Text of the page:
by Nicola Temple

As a Canadian currently living in the UK, I am no stranger to the trans-Atlantic flight. As I prepare for a flight to the US later this week I find myself thinking of a time when seat belts seemed more optional as we cruised above the clouds. Now we are ardently reminded to fasten our seat belts when seated and it’s likely that the seatbelt sign may be on for more of the journey in the future.

Aircraft encounter air turbulence at cruising altitudes and although most incidents are rarely enough to spill your coffee, others can be significant — causing injury to passengers and cabin crew as well as structural damage to the aircraft itself. This type of turbulence can’t be seen by the pilots and isn’t visible to on-board radar or satellites. It’s known as clear-air turbulence and research suggests that trans-Atlantic flights will encounter it more frequently as atmospheric carbon dioxide levels increase.

Clean-air turbulence map. Credit:

Clear-air turbulence map. Credit:

Clear-air turbulence is caused by instabilities in the atmosphere. The Earth’s atmosphere is stratified — the air is the most dense close to the ground; as you move up in the atmosphere the air becomes less dense. This layering has a stabilizing effect because it inhibits parcels of air from travelling vertically up or down. Wind, however, travels at different speeds at different altitudes, generally getting faster the higher up you go. This is known as wind shear and this can create a lifting mechanism that allows air to travel vertically, which has a destabilizing effect.

These two processes — stratification and wind shear — are in a constant state of tug-of-war and 99 percent of the time it is the stabilzing stratification that wins out and there’s no turbulence. The remaining one percent of the time, however, wind shear is strong enough to offset the balance, creating turbulence.

Now introduce climate change into this game of tug-of-war. Carbon dioxide has a warming effect in the lower part of our atmosphere, but higher in the stratosphere it is having a cooling effect. The stratosphere is the upper atmosphere, about 14 to 22 kilometres above the surface, and contains the protective UV absorbing ozone layer. Depleted ozone means less UV radiation is absorbed and less heat is generated, having an overall cooling effect. It is the temperature difference between this upper atmosphere and lower atmosphere that drives the jet stream and rising CO2 levels means that this difference is going to get bigger. This will lead to a stronger jet stream and wind shear will begin to win at atmospheric tug-of-war more often; our atmosphere will be more unstable more of the time.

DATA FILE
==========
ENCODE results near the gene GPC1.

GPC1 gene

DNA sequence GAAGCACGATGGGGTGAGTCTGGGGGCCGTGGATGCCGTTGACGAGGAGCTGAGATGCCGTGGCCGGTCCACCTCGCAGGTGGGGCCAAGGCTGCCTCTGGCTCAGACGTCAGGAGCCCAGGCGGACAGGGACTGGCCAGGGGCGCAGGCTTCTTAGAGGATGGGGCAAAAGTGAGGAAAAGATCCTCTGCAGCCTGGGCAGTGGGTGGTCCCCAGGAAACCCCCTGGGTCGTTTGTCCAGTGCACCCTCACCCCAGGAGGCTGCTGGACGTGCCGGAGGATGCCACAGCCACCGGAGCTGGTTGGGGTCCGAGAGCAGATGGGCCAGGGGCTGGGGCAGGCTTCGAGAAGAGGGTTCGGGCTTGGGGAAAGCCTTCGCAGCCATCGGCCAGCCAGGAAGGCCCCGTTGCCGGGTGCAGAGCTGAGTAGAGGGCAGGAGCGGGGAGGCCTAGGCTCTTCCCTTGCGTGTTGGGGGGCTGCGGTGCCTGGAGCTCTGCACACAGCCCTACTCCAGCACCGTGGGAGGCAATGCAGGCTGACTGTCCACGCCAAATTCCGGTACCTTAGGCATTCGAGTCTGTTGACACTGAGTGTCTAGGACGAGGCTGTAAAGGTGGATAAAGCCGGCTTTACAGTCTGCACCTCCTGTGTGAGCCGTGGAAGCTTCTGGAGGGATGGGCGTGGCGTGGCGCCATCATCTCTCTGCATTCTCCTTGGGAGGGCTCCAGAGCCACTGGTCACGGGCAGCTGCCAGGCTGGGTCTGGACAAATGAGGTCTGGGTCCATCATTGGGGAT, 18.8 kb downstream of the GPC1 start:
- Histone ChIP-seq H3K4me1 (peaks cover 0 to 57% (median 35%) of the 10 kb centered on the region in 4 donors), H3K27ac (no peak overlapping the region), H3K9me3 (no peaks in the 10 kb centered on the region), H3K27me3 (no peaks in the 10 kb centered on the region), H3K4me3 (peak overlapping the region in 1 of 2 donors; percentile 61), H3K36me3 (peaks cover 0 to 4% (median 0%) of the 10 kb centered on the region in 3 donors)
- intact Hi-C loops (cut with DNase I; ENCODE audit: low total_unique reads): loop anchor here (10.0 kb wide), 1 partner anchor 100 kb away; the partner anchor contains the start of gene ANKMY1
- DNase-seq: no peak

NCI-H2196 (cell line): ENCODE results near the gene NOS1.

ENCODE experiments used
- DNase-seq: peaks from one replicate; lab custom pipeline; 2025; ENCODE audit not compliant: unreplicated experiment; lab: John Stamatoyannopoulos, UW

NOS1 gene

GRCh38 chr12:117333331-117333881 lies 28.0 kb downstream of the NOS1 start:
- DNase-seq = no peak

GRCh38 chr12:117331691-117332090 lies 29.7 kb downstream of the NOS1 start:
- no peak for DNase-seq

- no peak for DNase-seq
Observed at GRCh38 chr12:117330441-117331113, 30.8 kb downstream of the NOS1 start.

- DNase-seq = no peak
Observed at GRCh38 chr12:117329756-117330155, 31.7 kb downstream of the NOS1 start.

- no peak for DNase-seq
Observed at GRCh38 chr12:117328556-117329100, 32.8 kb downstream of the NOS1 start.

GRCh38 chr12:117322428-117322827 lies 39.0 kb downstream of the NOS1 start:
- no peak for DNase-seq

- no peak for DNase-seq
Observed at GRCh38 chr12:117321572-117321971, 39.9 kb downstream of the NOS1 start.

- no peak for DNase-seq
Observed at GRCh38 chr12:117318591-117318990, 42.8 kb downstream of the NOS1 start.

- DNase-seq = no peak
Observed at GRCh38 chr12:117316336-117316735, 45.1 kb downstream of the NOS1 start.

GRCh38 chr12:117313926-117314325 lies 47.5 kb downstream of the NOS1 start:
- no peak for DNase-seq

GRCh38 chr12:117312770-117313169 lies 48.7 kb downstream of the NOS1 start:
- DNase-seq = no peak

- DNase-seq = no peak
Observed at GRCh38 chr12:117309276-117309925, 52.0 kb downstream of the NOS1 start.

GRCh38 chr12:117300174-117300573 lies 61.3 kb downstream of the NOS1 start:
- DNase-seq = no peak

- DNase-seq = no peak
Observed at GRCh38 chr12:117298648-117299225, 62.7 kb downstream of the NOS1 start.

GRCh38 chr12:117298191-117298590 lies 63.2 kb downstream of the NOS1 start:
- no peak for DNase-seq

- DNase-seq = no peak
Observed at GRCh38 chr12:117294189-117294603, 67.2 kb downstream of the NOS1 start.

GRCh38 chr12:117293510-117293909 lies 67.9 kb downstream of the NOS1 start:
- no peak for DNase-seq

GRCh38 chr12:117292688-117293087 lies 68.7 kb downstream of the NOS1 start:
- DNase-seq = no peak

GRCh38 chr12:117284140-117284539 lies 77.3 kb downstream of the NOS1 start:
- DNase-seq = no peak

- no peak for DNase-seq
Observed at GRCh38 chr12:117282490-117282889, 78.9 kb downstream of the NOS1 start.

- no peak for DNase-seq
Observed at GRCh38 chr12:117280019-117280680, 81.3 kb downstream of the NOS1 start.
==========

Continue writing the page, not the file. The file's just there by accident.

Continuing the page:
A study in 2013 out of the UK looked at how clear-air turbulence would be affected by increased CO2 levels.  They ran 20 years of simulations using as many turbulence diagnostics as they could find and in all cases, clear-air turbulence increased in both strength and frequency of occurrence with increasing CO2. Under a doubled CO2 scenario, predicted to occur around 2050 if we continue on our current trajectory, the simulations predicted a 10 to 40 percent increase in the strength of the turbulence and a 40 to 170 percent increase in the frequency of occurrence for flights within the trans-Atlantic corridor.

It won't get quite this bad. Credit:!.jpg

It won’t get quite this bad. Credit:!.jpg

Does this mean that flights of the future will have passengers strapped in for eight hours or more as they cross the Atlantic? Can we kiss what’s left of in-flight service goodbye? Not likely. The European Commission has funded research collaborations between academics and industry that is developing technology that might help. For example, the DELICAT project (Demonstration of LIdar based Clear Air Turbulence detection) has demonstrated that it’s possible to detect clear-air turbulence accurately and reliably at a distance of about 10 nautical miles ahead of the aircraft. This means that with further development a device could be installed on future aircraft that would detect the turbulence about one minute before the plane reaches it. Not exactly a lot of warning, but perhaps just enough time to get trolleys secured and passengers and cabin crew seated with seat belts secured. The new technology could significantly reduce the number of injuries, but it isn’t likely to be part of on-board instrumentation for at least another five years.

Advancements in predictive models may also help improve forecasts as to where clear-air turbulence is likely to be on a flight path. These predictions may result in route alterations to avoid turbulent areas, leading to longer flights and increased fuel costs.

So, until we are better able to predict and detect clear-air turbulence, I will be buckled up on my flight this week, avoiding hot drinks and out-of-control trolleys. I will also be wallowing in my own guilt that my transportation choice is of course contributing to the situation that will likely make flights bumpier in the future. Ah. Yes. The irony.

NicolaTempleNicola is a displaced Canadian working as a freelance science writer in the UK. Before writing professionally full time, Nicola worked as a biologist in some of the most beautiful and remote places in western Canada and Australia. It was in these wild landscapes, somewhere between counting salmon and tinkering with outboard motors that Nicola discovered a love of storytelling. You can see more of her work at

2 Responses to Atmospheric tug-of-war and why turbulence is winning more often

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  2. Do you feel airline companies will divert from optimized flight paths?

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